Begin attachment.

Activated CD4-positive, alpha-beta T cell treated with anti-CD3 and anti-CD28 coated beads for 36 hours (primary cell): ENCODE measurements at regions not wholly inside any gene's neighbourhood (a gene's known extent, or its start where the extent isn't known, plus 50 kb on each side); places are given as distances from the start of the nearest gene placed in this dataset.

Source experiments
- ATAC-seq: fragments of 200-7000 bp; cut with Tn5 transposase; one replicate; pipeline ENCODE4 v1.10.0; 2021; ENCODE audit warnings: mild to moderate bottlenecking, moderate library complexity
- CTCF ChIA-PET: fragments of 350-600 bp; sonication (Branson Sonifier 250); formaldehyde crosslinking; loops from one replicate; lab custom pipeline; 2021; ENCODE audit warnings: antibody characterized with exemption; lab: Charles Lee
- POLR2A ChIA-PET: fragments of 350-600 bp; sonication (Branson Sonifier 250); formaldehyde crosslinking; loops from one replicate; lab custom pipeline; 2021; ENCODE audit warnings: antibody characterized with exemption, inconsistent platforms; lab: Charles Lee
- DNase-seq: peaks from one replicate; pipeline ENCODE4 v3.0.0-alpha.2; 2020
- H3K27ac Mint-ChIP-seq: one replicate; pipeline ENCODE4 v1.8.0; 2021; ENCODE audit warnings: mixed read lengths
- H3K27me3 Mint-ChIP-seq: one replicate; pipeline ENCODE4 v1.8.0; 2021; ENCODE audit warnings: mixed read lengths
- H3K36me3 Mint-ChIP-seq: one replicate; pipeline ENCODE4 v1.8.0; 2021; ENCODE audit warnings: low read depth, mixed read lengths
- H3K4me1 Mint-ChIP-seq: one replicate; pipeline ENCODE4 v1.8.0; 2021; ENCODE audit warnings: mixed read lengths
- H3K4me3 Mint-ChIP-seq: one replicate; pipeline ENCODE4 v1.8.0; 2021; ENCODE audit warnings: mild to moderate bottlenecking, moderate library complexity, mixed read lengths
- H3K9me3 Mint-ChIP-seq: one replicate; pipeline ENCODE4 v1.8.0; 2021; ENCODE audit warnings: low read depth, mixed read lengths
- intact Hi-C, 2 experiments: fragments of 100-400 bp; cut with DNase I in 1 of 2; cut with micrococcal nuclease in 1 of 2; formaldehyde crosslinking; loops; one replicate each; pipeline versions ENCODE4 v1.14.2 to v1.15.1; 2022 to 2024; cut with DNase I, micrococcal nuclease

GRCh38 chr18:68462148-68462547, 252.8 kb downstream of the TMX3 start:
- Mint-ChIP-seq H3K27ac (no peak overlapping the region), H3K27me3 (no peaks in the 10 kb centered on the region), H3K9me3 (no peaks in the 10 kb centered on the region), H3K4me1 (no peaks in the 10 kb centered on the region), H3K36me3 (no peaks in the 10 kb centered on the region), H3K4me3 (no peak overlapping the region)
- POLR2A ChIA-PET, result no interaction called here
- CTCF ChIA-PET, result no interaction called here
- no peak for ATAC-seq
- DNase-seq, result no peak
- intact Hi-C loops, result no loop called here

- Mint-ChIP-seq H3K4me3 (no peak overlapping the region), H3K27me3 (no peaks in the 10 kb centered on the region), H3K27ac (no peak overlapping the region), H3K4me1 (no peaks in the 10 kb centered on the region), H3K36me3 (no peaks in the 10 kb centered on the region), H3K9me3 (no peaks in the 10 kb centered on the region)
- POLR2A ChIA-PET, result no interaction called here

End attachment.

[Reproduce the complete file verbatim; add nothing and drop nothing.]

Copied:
Activated CD4-positive, alpha-beta T cell treated with anti-CD3 and anti-CD28 coated beads for 36 hours (primary cell): ENCODE measurements at regions not wholly inside any gene's neighbourhood (a gene's known extent, or its start where the extent isn't known, plus 50 kb on each side); places are given as distances from the start of the nearest gene placed in this dataset.

Source experiments
- ATAC-seq: fragments of 200-7000 bp; cut with Tn5 transposase; one replicate; pipeline ENCODE4 v1.10.0; 2021; ENCODE audit warnings: mild to moderate bottlenecking, moderate library complexity
- CTCF ChIA-PET: fragments of 350-600 bp; sonication (Branson Sonifier 250); formaldehyde crosslinking; loops from one replicate; lab custom pipeline; 2021; ENCODE audit warnings: antibody characterized with exemption; lab: Charles Lee
- POLR2A ChIA-PET: fragments of 350-600 bp; sonication (Branson Sonifier 250); formaldehyde crosslinking; loops from one replicate; lab custom pipeline; 2021; ENCODE audit warnings: antibody characterized with exemption, inconsistent platforms; lab: Charles Lee
- DNase-seq: peaks from one replicate; pipeline ENCODE4 v3.0.0-alpha.2; 2020
- H3K27ac Mint-ChIP-seq: one replicate; pipeline ENCODE4 v1.8.0; 2021; ENCODE audit warnings: mixed read lengths
- H3K27me3 Mint-ChIP-seq: one replicate; pipeline ENCODE4 v1.8.0; 2021; ENCODE audit warnings: mixed read lengths
- H3K36me3 Mint-ChIP-seq: one replicate; pipeline ENCODE4 v1.8.0; 2021; ENCODE audit warnings: low read depth, mixed read lengths
- H3K4me1 Mint-ChIP-seq: one replicate; pipeline ENCODE4 v1.8.0; 2021; ENCODE audit warnings: mixed read lengths
- H3K4me3 Mint-ChIP-seq: one replicate; pipeline ENCODE4 v1.8.0; 2021; ENCODE audit warnings: mild to moderate bottlenecking, moderate library complexity, mixed read lengths
- H3K9me3 Mint-ChIP-seq: one replicate; pipeline ENCODE4 v1.8.0; 2021; ENCODE audit warnings: low read depth, mixed read lengths
- intact Hi-C, 2 experiments: fragments of 100-400 bp; cut with DNase I in 1 of 2; cut with micrococcal nuclease in 1 of 2; formaldehyde crosslinking; loops; one replicate each; pipeline versions ENCODE4 v1.14.2 to v1.15.1; 2022 to 2024; cut with DNase I, micrococcal nuclease

GRCh38 chr18:68462148-68462547, 252.8 kb downstream of the TMX3 start:
- Mint-ChIP-seq H3K27ac (no peak overlapping the region), H3K27me3 (no peaks in the 10 kb centered on the region), H3K9me3 (no peaks in the 10 kb centered on the region), H3K4me1 (no peaks in the 10 kb centered on the region), H3K36me3 (no peaks in the 10 kb centered on the region), H3K4me3 (no peak overlapping the region)
- POLR2A ChIA-PET, result no interaction called here
- CTCF ChIA-PET, result no interaction called here
- no peak for ATAC-seq
- DNase-seq, result no peak
- intact Hi-C loops, result no loop called here

- Mint-ChIP-seq H3K4me3 (no peak overlapping the region), H3K27me3 (no peaks in the 10 kb centered on the region), H3K27ac (no peak overlapping the region), H3K4me1 (no peaks in the 10 kb centered on the region), H3K36me3 (no peaks in the 10 kb centered on the region), H3K9me3 (no peaks in the 10 kb centered on the region)
- POLR2A ChIA-PET, result no interaction called here